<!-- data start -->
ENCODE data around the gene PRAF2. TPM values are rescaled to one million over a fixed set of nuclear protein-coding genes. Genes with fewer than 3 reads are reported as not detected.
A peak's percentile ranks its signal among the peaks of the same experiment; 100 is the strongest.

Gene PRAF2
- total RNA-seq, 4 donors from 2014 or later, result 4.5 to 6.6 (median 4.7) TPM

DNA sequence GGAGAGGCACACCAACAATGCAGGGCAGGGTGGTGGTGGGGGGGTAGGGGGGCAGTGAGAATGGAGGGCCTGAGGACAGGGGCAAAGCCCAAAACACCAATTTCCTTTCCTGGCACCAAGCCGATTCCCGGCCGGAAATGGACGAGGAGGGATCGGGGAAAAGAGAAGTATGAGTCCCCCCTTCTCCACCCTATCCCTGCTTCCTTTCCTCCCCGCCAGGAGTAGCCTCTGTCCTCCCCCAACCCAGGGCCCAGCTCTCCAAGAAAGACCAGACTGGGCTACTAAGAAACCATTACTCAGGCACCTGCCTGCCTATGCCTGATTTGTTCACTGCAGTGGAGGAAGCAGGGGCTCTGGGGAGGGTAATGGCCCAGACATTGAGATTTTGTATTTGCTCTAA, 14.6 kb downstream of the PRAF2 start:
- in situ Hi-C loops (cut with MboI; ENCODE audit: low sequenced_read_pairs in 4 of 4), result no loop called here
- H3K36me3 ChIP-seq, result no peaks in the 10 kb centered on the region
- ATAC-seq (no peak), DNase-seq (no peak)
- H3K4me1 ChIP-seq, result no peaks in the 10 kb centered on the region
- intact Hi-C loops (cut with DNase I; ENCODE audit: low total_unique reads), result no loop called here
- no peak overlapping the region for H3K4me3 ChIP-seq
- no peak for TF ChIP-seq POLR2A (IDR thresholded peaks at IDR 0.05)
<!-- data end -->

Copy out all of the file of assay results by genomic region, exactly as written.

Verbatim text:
ENCODE data around the gene PRAF2. TPM values are rescaled to one million over a fixed set of nuclear protein-coding genes. Genes with fewer than 3 reads are reported as not detected.
A peak's percentile ranks its signal among the peaks of the same experiment; 100 is the strongest.

Gene PRAF2
- total RNA-seq, 4 donors from 2014 or later, result 4.5 to 6.6 (median 4.7) TPM

DNA sequence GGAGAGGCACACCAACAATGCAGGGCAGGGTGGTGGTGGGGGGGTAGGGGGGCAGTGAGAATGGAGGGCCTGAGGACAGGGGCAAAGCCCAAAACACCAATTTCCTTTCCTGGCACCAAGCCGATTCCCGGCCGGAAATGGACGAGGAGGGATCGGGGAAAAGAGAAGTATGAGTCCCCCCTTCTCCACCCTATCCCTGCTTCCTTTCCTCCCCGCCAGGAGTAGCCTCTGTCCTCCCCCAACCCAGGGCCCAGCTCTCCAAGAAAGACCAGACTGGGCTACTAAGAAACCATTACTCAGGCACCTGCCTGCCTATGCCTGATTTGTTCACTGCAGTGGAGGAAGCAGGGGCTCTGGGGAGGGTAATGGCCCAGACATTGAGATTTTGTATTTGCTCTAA, 14.6 kb downstream of the PRAF2 start:
- in situ Hi-C loops (cut with MboI; ENCODE audit: low sequenced_read_pairs in 4 of 4), result no loop called here
- H3K36me3 ChIP-seq, result no peaks in the 10 kb centered on the region
- ATAC-seq (no peak), DNase-seq (no peak)
- H3K4me1 ChIP-seq, result no peaks in the 10 kb centered on the region
- intact Hi-C loops (cut with DNase I; ENCODE audit: low total_unique reads), result no loop called here
- no peak overlapping the region for H3K4me3 ChIP-seq
- no peak for TF ChIP-seq POLR2A (IDR thresholded peaks at IDR 0.05)